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Time to Meet Sam Edmonds & Key Insights on Social Security

This week’s video introduces you to Sam Edmonds, an exciting new addition to the team who is already contributing across the firm.


  1. Equity Markets – were higher this week with U.S. stocks (S&P 500) up 0.63% while international stocks (EAFE) rose 1.69%.

  2. Fixed Income Markets – were mixed with investment grade bonds (AGG) down -0.06% while high yield bonds (JNK) rose 0.38%.

  3. Manchin Mulls Spending Package – This week Senator Joe Manchin of West Virginia put the outlook of President Biden’s proposed $3.5 trillion tax and spending package in doubt after demanding a “strategic pause” on the proposal. Manchin argues that rising inflation and a soaring national debt necessitates a slowed approach and a “significantly” smaller plan. The Democratic Senator is considered a linchpin vote in the evenly split Senate and will undoubtedly factor into ongoing negotiations.
  4. Global Supply Chains Still Struggling – Data from Europe this week confirmed that factories in the region saw unfilled orders rise to an-time record level as logistical problems continue to disrupt global trade, with a report out of Switzerland also noting that manufacturers have been significantly adjusting their supply chains as a result. Meanwhile, here in the U.S. distributors are struggling just to find available containers, let alone enough drivers to transport them around the country. An extended supply constraint will continue to adversely affect the cost of finished goods and apply inflationary pressures on the economy.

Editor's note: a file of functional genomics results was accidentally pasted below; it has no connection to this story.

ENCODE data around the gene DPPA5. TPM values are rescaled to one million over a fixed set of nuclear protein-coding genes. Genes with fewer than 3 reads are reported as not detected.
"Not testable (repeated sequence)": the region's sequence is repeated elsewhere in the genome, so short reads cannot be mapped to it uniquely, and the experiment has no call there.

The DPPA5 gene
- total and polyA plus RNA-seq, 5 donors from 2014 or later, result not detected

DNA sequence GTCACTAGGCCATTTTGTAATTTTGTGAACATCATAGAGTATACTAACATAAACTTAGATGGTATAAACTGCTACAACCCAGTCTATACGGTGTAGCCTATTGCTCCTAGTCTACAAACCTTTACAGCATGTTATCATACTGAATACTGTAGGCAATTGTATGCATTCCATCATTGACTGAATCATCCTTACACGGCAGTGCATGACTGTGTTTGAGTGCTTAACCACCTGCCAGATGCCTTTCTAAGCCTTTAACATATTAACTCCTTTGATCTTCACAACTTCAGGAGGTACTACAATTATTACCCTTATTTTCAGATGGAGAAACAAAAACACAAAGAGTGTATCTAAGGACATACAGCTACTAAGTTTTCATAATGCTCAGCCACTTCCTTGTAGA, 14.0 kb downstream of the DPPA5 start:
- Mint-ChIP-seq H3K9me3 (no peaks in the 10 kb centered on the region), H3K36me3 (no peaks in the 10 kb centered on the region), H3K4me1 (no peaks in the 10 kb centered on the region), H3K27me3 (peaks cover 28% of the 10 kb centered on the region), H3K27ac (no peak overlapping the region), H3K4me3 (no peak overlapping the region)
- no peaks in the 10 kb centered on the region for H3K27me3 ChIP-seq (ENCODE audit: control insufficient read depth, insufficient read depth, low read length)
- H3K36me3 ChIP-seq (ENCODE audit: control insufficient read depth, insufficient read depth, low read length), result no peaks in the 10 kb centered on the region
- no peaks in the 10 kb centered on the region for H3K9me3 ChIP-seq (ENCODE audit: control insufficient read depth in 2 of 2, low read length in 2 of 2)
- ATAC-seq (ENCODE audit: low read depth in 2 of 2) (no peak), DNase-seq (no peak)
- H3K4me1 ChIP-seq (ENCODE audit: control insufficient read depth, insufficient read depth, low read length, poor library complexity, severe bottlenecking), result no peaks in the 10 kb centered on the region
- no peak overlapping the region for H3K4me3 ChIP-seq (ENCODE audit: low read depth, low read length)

5. Key Insight – [VIDEO] This week’s video introduces you to Sam Edmonds, an exciting new addition to the team who is already contributing across the firm. [ARTICLE] We've heard a lot about Social Security in the news lately, specifically regarding the “fact” that it's scheduled to run out of money in about 13 years. Ben did some homework and shares some fun history, potential fixes and positive outcomes he’s come across.


Social Security: A Conundrum of Fixes

By Ben Klundt

The death toll experienced during the Civil War posed quite a problem, especially to the widows and children that it left behind…wait…what does the Civil War have to do with Social Security? Let’s dig into the history then talk about some of the potential fixes.

Believe it or not, the Civil War was one of the catalysts to expand a federal pension program. Shortly after the start of the War in 1862, legislation was passed that would provide for a beneficiary of a deceased persons at what the deceased would have received if they were on veterans’ disability. There were multiple expansions of the Civil War Pension and by 1910, over 90% of Civil War Veterans had qualified for the pension. Between the Civil War Pensions and a massive expansion of corporate pensions during the early 1900s, these acted as the model for what would later become, Social Security.

In 1935 President Franklin D. Roosevelt signed into law the Social Security Act. This was meant to provide “additional” income to folks over the age of 65 and act as an insurance program. Social Security plays a massive role in folks’ retirement planning now and certainly has changed over the years. I won’t get into all those changes, but I will say, most were made to keep the program solvent. We could also go into the many reasons why the program is once again on track for insolvency, but we’re not going to focus on the potential negatives because, today we’re all about the positives.